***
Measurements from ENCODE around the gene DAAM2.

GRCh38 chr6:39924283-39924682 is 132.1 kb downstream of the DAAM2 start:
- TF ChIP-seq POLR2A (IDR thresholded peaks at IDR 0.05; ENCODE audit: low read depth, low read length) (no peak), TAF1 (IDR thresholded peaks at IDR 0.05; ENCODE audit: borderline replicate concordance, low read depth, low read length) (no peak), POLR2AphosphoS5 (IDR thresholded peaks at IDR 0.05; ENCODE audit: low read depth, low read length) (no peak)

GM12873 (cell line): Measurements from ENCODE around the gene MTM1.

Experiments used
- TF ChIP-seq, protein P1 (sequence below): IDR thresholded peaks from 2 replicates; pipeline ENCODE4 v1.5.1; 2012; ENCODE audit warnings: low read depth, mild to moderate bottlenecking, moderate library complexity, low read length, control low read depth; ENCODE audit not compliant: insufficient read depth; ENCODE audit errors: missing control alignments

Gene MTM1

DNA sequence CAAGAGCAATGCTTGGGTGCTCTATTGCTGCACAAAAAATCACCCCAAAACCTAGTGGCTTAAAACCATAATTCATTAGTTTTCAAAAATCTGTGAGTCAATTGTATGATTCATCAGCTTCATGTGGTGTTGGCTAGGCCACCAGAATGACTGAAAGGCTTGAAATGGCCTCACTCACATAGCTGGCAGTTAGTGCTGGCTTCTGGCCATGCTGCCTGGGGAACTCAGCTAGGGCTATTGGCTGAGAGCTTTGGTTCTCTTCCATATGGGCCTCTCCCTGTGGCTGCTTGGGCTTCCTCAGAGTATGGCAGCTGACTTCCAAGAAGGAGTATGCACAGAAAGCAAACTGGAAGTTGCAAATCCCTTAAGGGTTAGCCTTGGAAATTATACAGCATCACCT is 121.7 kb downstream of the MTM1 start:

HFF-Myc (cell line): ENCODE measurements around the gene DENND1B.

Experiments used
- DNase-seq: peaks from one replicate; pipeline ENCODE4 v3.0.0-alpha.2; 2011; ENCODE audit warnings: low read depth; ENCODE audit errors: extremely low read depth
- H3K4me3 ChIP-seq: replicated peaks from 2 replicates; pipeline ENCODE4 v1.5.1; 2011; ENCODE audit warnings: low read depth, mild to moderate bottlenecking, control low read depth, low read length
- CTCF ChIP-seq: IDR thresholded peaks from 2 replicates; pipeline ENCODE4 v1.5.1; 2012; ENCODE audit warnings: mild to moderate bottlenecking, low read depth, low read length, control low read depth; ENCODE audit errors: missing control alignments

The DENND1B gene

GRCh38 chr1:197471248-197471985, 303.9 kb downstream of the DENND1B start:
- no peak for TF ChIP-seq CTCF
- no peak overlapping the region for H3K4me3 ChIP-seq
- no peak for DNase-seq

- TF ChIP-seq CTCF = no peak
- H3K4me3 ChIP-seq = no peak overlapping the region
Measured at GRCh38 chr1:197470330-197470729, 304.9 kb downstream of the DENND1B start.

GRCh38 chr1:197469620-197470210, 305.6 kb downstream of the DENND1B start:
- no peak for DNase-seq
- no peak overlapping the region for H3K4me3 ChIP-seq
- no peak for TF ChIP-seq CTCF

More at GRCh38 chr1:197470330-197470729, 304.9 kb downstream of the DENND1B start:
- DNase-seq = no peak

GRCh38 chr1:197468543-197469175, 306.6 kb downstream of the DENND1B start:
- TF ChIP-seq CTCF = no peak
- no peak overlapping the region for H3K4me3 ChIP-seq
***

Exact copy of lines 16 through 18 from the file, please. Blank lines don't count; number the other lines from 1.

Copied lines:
- no peak for TF ChIP-seq CTCF
- no peak overlapping the region for H3K4me3 ChIP-seq
- no peak for DNase-seq